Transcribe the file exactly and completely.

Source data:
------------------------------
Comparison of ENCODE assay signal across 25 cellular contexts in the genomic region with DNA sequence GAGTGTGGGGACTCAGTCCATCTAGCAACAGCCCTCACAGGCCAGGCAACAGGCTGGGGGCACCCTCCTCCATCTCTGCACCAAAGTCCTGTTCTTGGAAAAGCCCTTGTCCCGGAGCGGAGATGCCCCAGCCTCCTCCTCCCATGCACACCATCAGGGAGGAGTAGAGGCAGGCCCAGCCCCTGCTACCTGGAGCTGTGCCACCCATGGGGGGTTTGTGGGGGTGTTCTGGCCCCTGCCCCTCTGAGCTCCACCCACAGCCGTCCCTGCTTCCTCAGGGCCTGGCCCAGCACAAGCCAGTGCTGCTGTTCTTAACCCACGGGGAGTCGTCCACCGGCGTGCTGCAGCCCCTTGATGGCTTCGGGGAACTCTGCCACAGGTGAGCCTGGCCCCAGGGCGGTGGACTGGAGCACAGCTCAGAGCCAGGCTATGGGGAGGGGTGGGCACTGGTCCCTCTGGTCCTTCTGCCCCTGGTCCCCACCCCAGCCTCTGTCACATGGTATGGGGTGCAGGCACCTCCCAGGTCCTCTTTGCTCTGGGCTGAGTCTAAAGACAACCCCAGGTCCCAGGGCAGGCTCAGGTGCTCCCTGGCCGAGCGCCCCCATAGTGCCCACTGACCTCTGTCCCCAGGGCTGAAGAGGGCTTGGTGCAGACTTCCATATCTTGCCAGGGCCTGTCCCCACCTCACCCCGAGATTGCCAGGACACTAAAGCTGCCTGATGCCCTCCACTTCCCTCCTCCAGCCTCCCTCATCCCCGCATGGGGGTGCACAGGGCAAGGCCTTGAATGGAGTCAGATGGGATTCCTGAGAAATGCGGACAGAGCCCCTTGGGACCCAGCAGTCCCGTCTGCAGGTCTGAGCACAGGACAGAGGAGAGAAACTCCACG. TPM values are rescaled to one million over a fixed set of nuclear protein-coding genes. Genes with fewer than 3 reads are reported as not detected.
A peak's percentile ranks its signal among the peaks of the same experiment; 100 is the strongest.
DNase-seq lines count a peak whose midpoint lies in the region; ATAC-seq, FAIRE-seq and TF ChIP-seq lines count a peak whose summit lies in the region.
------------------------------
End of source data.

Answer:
Comparison of ENCODE assay signal across 25 cellular contexts in the genomic region with DNA sequence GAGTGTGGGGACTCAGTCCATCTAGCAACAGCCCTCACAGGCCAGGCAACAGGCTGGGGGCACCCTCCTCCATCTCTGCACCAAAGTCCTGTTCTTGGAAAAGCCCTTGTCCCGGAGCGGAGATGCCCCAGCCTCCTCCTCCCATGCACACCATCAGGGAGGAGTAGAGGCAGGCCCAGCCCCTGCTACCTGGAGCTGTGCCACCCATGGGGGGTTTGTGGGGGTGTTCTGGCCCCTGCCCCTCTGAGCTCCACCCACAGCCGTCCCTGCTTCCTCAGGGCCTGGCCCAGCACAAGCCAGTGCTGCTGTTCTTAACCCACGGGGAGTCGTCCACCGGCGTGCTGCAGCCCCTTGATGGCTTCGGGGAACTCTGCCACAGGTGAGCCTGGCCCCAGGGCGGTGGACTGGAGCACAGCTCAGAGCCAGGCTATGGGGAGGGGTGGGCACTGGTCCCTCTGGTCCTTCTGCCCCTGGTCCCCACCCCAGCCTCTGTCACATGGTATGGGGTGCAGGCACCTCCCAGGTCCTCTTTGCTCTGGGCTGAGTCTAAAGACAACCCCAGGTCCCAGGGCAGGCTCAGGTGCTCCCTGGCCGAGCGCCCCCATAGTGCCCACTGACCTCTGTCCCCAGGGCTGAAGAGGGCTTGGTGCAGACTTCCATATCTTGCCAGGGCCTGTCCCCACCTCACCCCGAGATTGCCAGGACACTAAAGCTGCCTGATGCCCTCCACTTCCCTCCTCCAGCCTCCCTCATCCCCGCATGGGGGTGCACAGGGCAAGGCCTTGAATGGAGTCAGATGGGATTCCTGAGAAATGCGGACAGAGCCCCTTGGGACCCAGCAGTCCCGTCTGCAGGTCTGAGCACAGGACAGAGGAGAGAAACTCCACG. TPM values are rescaled to one million over a fixed set of nuclear protein-coding genes. Genes with fewer than 3 reads are reported as not detected.
A peak's percentile ranks its signal among the peaks of the same experiment; 100 is the strongest.
DNase-seq lines count a peak whose midpoint lies in the region; ATAC-seq, FAIRE-seq and TF ChIP-seq lines count a peak whose summit lies in the region.